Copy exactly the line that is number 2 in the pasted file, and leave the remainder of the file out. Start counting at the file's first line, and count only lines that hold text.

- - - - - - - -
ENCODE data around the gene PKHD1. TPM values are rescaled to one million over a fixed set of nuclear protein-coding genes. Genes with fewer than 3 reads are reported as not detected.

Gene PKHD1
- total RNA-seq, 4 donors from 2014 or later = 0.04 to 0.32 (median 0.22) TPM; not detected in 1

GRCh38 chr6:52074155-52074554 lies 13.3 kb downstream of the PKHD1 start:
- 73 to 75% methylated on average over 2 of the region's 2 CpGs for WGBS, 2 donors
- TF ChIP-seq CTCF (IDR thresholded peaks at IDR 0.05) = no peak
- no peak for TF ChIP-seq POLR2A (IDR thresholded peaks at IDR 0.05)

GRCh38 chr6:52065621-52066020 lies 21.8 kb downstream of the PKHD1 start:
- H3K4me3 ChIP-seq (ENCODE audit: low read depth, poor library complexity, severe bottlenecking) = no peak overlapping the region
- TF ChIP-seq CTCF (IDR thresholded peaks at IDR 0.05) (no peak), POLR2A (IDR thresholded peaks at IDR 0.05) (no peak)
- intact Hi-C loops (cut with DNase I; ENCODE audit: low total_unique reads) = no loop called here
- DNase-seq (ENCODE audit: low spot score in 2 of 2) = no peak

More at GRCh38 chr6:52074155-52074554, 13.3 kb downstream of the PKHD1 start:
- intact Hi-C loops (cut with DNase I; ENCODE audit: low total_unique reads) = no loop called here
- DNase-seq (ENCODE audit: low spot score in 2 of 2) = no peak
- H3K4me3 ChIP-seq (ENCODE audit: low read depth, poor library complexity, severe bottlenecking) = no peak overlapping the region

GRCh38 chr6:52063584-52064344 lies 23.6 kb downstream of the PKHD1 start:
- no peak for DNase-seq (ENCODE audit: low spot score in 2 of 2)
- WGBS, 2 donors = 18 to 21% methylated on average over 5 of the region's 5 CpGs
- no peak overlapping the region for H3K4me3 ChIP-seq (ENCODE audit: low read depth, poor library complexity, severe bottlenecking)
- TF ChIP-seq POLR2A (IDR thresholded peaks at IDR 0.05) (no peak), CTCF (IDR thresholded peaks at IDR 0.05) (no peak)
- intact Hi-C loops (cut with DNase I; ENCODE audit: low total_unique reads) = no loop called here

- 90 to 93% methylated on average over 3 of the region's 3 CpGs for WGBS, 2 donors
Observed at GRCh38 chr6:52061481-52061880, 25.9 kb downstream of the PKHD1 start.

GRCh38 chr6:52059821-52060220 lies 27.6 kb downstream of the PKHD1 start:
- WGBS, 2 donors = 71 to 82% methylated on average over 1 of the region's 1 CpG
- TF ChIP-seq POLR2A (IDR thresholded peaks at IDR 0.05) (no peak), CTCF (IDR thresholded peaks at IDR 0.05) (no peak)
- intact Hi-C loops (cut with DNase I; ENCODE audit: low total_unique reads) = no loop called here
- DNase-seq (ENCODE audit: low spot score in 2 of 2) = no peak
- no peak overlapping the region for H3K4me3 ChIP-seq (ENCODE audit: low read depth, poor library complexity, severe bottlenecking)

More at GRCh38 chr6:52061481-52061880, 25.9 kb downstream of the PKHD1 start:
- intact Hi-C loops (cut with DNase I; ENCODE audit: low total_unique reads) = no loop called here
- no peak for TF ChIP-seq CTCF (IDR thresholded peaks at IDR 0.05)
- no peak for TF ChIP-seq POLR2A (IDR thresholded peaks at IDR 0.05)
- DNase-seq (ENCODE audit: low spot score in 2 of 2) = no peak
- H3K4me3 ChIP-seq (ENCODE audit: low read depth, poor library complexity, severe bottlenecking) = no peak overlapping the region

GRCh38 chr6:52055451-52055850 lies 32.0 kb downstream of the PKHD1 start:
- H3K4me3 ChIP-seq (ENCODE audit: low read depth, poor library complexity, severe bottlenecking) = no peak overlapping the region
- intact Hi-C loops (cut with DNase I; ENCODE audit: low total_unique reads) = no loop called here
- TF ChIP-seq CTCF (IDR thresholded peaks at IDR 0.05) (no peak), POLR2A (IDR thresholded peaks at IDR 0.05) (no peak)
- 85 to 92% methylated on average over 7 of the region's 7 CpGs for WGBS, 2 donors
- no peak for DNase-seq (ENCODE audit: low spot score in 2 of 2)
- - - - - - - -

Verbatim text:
Gene PKHD1